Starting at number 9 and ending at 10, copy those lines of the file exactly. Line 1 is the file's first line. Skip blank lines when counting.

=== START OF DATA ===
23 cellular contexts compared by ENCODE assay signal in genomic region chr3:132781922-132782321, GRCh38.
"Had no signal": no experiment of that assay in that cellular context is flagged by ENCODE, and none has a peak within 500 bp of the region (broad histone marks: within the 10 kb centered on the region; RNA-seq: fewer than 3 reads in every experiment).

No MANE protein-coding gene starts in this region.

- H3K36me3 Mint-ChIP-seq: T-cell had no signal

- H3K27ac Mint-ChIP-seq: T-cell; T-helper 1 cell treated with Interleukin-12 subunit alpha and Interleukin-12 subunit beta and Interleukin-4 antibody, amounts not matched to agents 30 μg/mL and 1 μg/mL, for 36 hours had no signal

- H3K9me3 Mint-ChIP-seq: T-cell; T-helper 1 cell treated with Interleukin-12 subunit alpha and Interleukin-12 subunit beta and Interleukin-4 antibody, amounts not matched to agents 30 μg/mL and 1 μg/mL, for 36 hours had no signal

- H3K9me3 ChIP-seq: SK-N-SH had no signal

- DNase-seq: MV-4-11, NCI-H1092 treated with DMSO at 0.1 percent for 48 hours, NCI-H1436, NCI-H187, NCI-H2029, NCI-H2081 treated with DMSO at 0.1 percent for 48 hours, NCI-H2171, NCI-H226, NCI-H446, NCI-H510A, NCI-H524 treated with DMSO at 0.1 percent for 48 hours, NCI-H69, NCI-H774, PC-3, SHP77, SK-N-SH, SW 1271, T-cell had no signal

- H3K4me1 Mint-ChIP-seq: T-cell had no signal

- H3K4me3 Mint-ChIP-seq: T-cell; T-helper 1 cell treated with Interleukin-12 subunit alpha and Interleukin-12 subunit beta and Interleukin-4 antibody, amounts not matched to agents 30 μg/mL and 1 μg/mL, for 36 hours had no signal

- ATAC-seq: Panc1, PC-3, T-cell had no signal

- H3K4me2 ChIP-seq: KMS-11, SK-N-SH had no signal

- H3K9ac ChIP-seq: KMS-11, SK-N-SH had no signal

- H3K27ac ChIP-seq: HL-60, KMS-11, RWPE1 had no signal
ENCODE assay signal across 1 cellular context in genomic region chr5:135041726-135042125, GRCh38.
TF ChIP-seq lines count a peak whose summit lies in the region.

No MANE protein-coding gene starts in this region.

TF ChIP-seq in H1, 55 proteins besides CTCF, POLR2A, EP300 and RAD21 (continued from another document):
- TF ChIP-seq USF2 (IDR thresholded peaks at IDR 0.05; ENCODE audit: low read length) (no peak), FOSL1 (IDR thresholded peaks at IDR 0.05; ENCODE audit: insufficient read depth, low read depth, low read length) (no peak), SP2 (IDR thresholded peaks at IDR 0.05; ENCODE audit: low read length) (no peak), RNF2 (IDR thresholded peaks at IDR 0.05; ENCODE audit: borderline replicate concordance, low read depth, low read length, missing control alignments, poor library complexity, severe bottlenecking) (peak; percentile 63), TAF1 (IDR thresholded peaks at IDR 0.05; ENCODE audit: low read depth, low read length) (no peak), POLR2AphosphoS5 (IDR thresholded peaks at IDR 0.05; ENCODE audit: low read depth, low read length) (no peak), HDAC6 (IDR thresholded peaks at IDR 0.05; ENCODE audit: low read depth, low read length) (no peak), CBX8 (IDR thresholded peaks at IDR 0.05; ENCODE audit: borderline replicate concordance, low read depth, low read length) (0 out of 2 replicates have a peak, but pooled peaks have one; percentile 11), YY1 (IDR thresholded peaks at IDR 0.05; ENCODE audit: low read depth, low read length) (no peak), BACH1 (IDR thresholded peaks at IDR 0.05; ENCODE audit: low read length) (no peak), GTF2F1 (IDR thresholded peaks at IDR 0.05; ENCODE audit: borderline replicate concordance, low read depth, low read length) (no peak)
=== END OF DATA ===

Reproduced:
- H3K4me1 Mint-ChIP-seq: T-cell had no signal

- H3K4me3 Mint-ChIP-seq: T-cell; T-helper 1 cell treated with Interleukin-12 subunit alpha and Interleukin-12 subunit beta and Interleukin-4 antibody, amounts not matched to agents 30 μg/mL and 1 μg/mL, for 36 hours had no signal